Learn why Roomba is disconnecting from the iRobot Cloud and how to fix this issue.
Roomba, an AI-powered robotic vacuum, is one of the electronic appliances you’ll find in a modern home today.
Built on a philosophy of convenience, Roomba is a Robotic Vacuum Cleaner that is fully automated for hands-free cleaning and can be scheduled for periodic cleaning of your programmable space.
Many users have praised its ability to remove disease allergens and nasal triggers of respiratory diseases, making the iRobot Roomba medically beneficial in homes.
This article will discuss the causes of Roomba not connecting to the iRobot Cloud for updates and data synchronization, and how to fix it.
“The Cloud Cannot Talk to Roomba” Causes and Fixes
- Roomba out of WiFi Router
- Home Wireless Network Issues
- Roomba Connected to a weaker WiFi-Band
- Roomba is not Turned on or in Sleep Mode
- Roomba is Disconnected/Not Paired
- Roomba can’t Recognize WiFi Encryption
- Roomba Charging Station not Turned On
- Roomba Vacuum OS is Outdated
- Roomba Vacuum Box and Filter is Filled
- Roomba Cloud Server is Down
Let’s look at each of these factors and the best possible fixes to resolve them.
1. Roomba Out of WiFi Router Range
As a general rule of thumb, you should place your Roomba within 200-250 feet within the WiFi Router range whenever it’s connected to the 2.4GHz band.
WiFi connection on 5GHz band has a maximum of 70-100 feet of WiFi range.
Whenever Roomba wanders away from the WiFi Router range, its connection to the Cloud Server may be temporarily interrupted, but can be restored by ‘calling’ the Roomba back to its home base.
The trick is to place the home base very close to the WiFi Router.
2. Home Wireless Network Issues
Problems with the WiFi network, such as connection errors, WiFi internet speed redundancy, bandwidth depleted or WiFi internet disruptions, will interrupt Roomba’s connection to the cloud server.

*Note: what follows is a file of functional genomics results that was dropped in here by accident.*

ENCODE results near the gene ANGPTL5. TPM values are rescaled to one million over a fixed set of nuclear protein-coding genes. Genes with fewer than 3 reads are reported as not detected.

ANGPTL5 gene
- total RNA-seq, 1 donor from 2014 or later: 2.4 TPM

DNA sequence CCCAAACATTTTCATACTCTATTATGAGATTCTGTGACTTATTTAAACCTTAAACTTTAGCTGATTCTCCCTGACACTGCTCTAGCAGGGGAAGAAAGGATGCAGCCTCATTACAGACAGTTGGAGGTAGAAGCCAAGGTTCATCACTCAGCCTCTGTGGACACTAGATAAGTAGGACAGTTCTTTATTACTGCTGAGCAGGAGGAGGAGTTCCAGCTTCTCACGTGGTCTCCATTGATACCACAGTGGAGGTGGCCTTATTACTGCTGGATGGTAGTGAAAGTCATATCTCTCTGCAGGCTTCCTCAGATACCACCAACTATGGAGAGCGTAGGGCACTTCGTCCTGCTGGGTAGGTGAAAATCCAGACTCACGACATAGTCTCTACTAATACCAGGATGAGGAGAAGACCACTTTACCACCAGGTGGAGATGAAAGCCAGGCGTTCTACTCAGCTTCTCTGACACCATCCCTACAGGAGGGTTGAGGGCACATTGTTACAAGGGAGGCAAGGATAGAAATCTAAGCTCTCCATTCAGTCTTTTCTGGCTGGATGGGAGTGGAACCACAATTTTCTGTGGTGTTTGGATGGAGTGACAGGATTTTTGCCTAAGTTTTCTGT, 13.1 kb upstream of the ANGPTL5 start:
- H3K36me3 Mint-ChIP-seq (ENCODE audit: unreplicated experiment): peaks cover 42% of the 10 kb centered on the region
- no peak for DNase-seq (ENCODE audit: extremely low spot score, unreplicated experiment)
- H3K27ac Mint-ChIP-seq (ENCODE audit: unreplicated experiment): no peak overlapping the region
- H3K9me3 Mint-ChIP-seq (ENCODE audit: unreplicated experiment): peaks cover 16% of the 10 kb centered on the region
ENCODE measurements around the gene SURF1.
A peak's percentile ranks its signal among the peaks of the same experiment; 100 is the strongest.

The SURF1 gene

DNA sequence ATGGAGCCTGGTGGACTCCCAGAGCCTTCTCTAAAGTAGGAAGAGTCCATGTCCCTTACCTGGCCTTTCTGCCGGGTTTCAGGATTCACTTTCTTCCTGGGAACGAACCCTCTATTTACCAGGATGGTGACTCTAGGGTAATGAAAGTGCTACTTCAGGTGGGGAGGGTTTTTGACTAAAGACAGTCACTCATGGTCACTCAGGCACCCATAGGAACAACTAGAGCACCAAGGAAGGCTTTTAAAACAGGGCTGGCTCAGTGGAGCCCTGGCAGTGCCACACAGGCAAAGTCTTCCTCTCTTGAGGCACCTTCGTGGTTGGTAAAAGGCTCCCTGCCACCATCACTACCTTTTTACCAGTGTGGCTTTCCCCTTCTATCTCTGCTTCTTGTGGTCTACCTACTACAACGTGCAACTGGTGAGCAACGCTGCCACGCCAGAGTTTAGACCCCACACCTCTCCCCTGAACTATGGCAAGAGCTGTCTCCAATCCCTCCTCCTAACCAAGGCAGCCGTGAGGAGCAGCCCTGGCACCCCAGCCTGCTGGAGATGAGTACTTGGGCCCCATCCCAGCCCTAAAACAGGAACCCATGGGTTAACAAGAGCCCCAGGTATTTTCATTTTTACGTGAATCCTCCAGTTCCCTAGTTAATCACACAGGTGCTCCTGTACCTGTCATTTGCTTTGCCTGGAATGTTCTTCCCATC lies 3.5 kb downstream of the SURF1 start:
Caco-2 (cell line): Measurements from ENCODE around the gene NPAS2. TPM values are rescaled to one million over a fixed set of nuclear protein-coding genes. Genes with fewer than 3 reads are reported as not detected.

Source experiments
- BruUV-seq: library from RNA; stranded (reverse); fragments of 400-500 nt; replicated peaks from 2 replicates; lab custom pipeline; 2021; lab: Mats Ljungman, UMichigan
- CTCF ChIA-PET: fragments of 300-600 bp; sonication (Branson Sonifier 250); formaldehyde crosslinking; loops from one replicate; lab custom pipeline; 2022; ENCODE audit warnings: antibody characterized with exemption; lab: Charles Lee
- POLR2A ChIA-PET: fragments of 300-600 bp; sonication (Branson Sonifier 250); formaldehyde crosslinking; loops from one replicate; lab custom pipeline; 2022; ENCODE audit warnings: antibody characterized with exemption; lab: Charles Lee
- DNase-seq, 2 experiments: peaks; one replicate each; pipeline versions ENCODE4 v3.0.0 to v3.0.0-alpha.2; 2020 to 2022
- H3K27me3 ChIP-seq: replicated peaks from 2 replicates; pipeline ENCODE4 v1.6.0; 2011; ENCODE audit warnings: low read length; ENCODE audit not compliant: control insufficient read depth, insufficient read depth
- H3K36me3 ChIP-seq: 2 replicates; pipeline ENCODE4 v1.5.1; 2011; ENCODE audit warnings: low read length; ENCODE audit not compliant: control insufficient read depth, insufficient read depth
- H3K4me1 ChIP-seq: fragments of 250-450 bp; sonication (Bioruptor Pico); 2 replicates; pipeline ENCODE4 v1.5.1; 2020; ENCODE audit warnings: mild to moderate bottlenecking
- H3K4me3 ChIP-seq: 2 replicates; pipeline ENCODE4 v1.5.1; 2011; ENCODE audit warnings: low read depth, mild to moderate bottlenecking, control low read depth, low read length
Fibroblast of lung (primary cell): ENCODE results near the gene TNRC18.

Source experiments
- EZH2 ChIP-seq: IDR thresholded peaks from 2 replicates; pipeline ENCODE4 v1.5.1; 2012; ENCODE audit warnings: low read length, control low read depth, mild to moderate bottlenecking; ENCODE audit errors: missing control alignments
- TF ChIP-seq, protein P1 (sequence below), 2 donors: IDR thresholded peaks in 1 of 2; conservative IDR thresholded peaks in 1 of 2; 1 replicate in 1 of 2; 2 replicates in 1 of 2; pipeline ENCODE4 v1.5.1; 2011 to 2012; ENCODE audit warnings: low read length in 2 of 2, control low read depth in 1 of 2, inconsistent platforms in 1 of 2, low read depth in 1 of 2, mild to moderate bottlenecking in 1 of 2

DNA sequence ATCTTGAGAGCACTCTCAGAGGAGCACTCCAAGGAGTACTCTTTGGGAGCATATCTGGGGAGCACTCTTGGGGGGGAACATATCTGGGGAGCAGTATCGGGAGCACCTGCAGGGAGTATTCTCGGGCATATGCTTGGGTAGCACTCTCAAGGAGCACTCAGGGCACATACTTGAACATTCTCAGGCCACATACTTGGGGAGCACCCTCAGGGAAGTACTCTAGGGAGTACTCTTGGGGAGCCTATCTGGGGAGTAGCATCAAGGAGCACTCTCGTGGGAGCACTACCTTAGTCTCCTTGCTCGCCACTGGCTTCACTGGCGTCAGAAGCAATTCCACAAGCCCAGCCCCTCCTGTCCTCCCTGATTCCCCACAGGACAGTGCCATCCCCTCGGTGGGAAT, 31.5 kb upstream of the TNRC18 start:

The first thing to do is Troubleshoot the WiFi components.
- Turn off the WiFi Router/Modem and all other appliances
- Unplug all cables from their ports, and remove the power cables for 30 seconds.
- Plugin the power cables, reinsert the cables to their ports and restart the WiFi Router.
- Perform an internet speed test and ensure you have more than 5mbps.
- Disconnect other devices not currently in use, such as printers and scanners, to free up WiFi bandwidth.
3. Roomba Connected to a Weaker WiFi-Band
The arrival of the 5Ghz WiFi band signalled a gradual migration for most Internet/WiFi users from the 2.4GHz band.
An average person believes the 5GHz band should be better for all home internet/WiFi operations since 5Ghz is a faster band than 2.4Ghz.
But this isn’t always the case. The reality is that most home appliances still prefer the 2.4GHz band simply because of its more extended range and higher penetration strength through solid walls and furniture.
So if Roomba is having trouble working on the 5GHz WiFi band, try connecting it to the 2.4GHz alternative.
4. Roomba is not Turned on or in Sleep Mode.
An easily overlooked issue, Roomba ‘goes to sleep’ after a particular period of inactivity and won’t be able to connect with the iRobot Cloud unless it is awoken.
While in sleep mode, you’ll keep getting “the cloud cannot talk to Roomba, try again later” error reports.